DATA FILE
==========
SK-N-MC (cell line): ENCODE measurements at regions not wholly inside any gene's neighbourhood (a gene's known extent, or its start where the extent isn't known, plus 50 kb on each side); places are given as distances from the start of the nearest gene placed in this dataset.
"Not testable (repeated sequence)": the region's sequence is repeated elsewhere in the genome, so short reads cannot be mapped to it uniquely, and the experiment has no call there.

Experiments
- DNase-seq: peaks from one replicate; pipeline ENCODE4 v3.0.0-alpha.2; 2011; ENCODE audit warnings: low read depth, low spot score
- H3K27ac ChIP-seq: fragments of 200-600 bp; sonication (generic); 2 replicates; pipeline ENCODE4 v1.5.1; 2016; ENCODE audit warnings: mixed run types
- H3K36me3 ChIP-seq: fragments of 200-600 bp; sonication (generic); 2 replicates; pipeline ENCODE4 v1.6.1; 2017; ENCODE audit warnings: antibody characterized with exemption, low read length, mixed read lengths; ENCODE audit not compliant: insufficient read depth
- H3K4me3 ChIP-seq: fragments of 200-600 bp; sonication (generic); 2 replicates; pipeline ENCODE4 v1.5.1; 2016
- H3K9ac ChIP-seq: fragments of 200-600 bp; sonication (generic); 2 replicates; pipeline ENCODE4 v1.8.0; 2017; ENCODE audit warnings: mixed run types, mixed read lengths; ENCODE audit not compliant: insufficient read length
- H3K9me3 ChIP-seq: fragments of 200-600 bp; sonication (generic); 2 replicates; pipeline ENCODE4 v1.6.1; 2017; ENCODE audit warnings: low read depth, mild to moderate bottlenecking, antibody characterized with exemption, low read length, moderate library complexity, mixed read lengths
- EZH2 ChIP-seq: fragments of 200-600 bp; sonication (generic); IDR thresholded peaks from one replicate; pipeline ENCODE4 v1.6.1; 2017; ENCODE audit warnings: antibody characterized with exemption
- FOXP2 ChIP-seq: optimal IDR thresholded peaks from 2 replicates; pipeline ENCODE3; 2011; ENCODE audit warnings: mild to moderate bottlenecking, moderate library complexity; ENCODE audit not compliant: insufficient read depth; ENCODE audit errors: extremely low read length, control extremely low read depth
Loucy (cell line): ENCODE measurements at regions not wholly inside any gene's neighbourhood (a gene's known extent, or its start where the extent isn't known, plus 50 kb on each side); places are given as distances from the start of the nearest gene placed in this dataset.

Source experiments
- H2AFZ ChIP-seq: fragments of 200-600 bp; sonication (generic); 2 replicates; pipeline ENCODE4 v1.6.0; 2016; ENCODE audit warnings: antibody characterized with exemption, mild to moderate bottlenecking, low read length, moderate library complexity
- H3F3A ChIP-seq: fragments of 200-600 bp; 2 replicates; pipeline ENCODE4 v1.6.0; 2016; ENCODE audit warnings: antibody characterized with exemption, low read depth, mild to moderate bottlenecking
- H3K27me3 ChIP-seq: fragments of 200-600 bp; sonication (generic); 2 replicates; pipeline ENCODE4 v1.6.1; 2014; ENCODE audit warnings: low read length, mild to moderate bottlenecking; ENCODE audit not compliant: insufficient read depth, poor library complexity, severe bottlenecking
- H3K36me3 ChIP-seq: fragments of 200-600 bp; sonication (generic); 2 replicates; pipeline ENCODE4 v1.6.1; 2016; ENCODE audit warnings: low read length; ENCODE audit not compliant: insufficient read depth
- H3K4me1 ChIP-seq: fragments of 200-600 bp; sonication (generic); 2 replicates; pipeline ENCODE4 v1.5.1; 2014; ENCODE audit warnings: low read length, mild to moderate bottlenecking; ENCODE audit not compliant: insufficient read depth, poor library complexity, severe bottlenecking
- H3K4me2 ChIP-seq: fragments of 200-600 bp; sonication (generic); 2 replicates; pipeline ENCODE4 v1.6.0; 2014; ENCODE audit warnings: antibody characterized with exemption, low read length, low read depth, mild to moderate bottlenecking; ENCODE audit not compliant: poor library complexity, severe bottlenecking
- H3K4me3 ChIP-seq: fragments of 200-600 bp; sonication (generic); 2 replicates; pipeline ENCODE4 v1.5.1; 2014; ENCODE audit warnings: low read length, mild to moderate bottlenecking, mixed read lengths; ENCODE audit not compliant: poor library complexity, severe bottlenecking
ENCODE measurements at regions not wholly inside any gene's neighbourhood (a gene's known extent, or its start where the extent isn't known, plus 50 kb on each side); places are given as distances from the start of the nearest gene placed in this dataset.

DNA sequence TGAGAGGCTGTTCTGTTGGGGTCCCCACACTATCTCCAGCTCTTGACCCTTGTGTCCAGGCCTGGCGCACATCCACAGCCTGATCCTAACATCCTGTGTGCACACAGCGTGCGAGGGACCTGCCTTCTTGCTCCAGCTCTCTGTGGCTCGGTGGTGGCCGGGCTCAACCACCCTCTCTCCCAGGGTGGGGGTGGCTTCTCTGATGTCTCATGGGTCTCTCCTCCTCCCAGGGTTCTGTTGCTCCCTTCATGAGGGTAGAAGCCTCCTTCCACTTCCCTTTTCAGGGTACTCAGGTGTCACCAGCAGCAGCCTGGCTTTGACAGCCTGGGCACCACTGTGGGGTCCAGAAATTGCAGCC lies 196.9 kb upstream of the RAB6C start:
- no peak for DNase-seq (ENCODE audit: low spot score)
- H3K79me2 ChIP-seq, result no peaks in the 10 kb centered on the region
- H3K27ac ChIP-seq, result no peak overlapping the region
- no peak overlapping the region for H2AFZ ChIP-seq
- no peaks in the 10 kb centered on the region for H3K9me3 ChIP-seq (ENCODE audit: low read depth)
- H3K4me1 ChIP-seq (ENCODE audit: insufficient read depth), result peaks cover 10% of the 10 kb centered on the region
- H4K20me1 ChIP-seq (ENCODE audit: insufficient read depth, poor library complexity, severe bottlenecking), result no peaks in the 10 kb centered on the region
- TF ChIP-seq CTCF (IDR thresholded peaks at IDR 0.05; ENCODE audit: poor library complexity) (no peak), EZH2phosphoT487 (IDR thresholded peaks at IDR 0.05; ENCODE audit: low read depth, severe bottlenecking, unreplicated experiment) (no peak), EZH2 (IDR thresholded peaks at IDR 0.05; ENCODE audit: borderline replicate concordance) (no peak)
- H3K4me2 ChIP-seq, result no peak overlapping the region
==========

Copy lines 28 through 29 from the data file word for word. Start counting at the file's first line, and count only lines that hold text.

- H3K4me1 ChIP-seq (ENCODE audit: insufficient read depth), result peaks cover 10% of the 10 kb centered on the region
- H4K20me1 ChIP-seq (ENCODE audit: insufficient read depth, poor library complexity, severe bottlenecking), result no peaks in the 10 kb centered on the region